November 6, 2012

Mississippi River Report Card Vision and Framework

In September, America’s Great Watershed Initiative (AGWI) held a summit in St. Louis, Missouri to develop more coordinated management of the Mississippi River Basin. AGWI is an initiative primarily led by The Nature Conservancy (TNC), although the management of the initiative itself is up for discussion. The summit brought together stakeholders with many perspectives to work on common management, communications, and assessment frameworks for the Mississippi River Basin. The initiative stresses Integrated River Basin Management principles, which aim to account for interests from all stakeholders, including industry, agriculture, transportation, and environment.

IAN has been working with TNC and other AGWI partners to develop a report card assessment framework to integrate information from these interests, broadly grouped into Economic, Societal, and Environment sectors, and seven overall goals. This represents a substantial evolution in report cards that have primarily focused on the environment sector.

In advance of the Summit, we put together a vision for how a Mississippi River Basin Report Card could be developed. The vision illustrated how the framework (Figure 1), and goals (Figure 2) can be used to improve outcomes and assess the overall status of the basin from many perspectives and sectors.

Mississippi framework and vision

Figure 1. Example of how the framework of goals, values, drivers, issues, and strategies, and critical success factors can lead to improved outcomes.
Figure 2. Potential representation of results from goal and value assessment.

During the summit we had the chance to ask a multidisciplinary group of about 30 participants about what they valued within the context of these goals. Briefly summarized, here are the goals and the things that participants identified with.

Goal: Maintain supply of abundant clean water
People value clean surface and ground water for multiple uses, including drinking, agriculture and industry water supplies, recreation, and ecosystem health.

Goal: Provide reliable flood control
People value protection of life and property through well-maintained flood control infrastructure.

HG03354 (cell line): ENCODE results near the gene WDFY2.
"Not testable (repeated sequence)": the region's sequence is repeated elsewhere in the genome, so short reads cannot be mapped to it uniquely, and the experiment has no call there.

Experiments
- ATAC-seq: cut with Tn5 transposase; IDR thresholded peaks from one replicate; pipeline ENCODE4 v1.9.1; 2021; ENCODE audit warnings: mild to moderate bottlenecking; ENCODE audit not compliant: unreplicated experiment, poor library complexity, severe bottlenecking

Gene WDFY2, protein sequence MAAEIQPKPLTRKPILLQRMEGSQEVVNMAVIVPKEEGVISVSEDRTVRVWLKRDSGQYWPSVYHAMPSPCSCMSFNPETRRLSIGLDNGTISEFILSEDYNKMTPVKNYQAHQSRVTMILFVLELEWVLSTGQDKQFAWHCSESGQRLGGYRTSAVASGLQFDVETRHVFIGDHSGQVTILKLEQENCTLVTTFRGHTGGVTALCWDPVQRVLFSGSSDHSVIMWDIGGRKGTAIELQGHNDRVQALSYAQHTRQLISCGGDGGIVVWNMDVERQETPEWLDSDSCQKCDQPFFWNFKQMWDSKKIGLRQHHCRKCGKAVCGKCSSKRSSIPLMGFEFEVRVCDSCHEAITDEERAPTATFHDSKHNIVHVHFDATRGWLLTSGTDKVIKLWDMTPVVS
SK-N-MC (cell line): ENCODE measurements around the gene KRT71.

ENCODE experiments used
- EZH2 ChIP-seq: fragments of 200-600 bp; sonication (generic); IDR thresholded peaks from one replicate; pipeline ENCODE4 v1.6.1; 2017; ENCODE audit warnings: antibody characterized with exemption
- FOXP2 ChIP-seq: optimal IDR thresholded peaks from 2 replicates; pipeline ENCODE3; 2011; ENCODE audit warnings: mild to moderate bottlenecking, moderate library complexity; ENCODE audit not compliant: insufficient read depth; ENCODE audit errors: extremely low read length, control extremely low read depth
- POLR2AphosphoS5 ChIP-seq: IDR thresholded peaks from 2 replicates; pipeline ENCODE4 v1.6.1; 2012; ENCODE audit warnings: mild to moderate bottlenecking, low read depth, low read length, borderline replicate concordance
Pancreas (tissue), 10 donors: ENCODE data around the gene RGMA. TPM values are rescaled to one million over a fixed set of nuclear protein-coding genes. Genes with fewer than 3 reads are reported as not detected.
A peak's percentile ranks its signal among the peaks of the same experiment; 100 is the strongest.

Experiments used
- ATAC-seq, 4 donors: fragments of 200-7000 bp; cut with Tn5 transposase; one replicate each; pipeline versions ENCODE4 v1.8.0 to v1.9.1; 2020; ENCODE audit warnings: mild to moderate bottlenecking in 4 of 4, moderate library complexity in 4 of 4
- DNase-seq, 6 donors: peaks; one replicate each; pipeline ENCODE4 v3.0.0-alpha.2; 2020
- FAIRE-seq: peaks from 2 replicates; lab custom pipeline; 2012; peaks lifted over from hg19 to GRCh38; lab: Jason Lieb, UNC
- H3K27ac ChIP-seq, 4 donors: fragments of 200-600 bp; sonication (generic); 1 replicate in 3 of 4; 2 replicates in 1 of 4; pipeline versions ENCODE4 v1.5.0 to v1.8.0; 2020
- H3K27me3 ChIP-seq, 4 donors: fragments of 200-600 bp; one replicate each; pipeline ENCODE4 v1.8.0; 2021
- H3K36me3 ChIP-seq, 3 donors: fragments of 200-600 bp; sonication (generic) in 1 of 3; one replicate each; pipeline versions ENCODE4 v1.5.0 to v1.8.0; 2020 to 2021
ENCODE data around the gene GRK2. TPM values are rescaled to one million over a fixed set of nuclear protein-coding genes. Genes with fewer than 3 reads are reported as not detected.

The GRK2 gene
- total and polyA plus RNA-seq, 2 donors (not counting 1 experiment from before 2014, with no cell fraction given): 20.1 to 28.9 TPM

Goal: Support local state and national economies
People value high agricultural, industrial, and energy productivity.

Goal: Nurture Healthy and productive ecosystems
People value protection of abundant and diverse wildlife, ecosystem services (unspecified), reducing the Gulf of Mexico hypoxic zone, and regionally appropriate sediment delivery.

Goal: Create world-class recreation opportunities
People value access to diverse recreational opportunities including hiking, kayaking, boating, etc. People also value the economic benefits of a vibrant tourist economy.

Goal: Serve as the nations marine water highway
People value having safe, secure, and well-maintained navigational infrastructure that has strong ties to rail and highway transport.

Goal: Enhance national security
People value secure water supplies, navigation, and food production.

Next steps for the development of the report card are to engage regional groups with similar aims. There are many groups working at various scales within the basin to improve the management of river resources. These groups could be brought together to develop consistent strategies to improve outcomes and assess status.

Related Projects

About the author
Dr. Heath Kelsey is Program Director at IAN, and leads a team of Science Integrators and Science Communicators to develop environmental report cards and science communication products. He is currently working on report cards for Chesapeake Bay, the Great Barrier Reef, the Gulf of Mexico, and a coalition of local report card groups in the mid-Atlantic.
Website: http://ian.umces.edu/people/Heath_Kelsey/
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Filed under: Environmental Report Cards — Tags: , — Heath Kelsey @ 2:58 pm

4 Comments »

  1. […] Integration and Application Network recently launched a new project to develop a report card for the Mississippi River basin. The purpose of this report card is to provide people with […]

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  2. […] along the banks of the Ohio River for the second in a series of workshops designed to develop a report card for the Mississippi River. Heath Kelsey, Bill Nuttle, Caroline Wicks, Brianne Walsh and I […]

    Pingback by Developing a Mississippi River report card: Ohio River workshop in Cincinnati « IAN/EcoCheck Blog — December 17, 2013 @ 9:00 am

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    Pingback by Arkansas and Red Rivers Workshop in Tulsa, Oklahoma « IAN/EcoCheck Blog — May 20, 2014 @ 9:03 am

  4. […] River workshop in Tulsa, OK where we facilitated a workshop associated with the development of a Mississippi River report card, five of us traveled to The Nature Conservancy (TNC) Nickel Preserve in Eastern Oklahoma. Jordy […]

    Pingback by Visiting the Nickel Preserve in eastern Oklahoma « IAN/EcoCheck Blog — May 22, 2014 @ 9:02 am

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